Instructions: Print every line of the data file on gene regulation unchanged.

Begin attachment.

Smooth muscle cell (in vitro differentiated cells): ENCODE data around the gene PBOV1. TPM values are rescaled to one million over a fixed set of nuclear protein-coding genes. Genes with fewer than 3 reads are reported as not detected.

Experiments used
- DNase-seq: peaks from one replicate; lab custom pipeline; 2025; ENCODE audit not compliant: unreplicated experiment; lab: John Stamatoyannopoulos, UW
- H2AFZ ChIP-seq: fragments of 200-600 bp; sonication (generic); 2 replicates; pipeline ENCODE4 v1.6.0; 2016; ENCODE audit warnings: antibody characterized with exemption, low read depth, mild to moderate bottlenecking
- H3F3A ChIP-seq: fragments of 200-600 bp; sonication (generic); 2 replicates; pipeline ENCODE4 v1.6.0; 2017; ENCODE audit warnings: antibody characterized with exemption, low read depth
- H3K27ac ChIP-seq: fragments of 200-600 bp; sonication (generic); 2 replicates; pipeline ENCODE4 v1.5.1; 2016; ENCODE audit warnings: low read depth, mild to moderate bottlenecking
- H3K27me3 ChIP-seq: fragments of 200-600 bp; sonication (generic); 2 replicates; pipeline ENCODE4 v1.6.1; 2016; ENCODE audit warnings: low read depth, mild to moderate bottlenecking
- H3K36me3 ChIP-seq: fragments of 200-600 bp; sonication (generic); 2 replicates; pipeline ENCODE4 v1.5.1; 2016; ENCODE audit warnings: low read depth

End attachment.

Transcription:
Smooth muscle cell (in vitro differentiated cells): ENCODE data around the gene PBOV1. TPM values are rescaled to one million over a fixed set of nuclear protein-coding genes. Genes with fewer than 3 reads are reported as not detected.

Experiments used
- DNase-seq: peaks from one replicate; lab custom pipeline; 2025; ENCODE audit not compliant: unreplicated experiment; lab: John Stamatoyannopoulos, UW
- H2AFZ ChIP-seq: fragments of 200-600 bp; sonication (generic); 2 replicates; pipeline ENCODE4 v1.6.0; 2016; ENCODE audit warnings: antibody characterized with exemption, low read depth, mild to moderate bottlenecking
- H3F3A ChIP-seq: fragments of 200-600 bp; sonication (generic); 2 replicates; pipeline ENCODE4 v1.6.0; 2017; ENCODE audit warnings: antibody characterized with exemption, low read depth
- H3K27ac ChIP-seq: fragments of 200-600 bp; sonication (generic); 2 replicates; pipeline ENCODE4 v1.5.1; 2016; ENCODE audit warnings: low read depth, mild to moderate bottlenecking
- H3K27me3 ChIP-seq: fragments of 200-600 bp; sonication (generic); 2 replicates; pipeline ENCODE4 v1.6.1; 2016; ENCODE audit warnings: low read depth, mild to moderate bottlenecking
- H3K36me3 ChIP-seq: fragments of 200-600 bp; sonication (generic); 2 replicates; pipeline ENCODE4 v1.5.1; 2016; ENCODE audit warnings: low read depth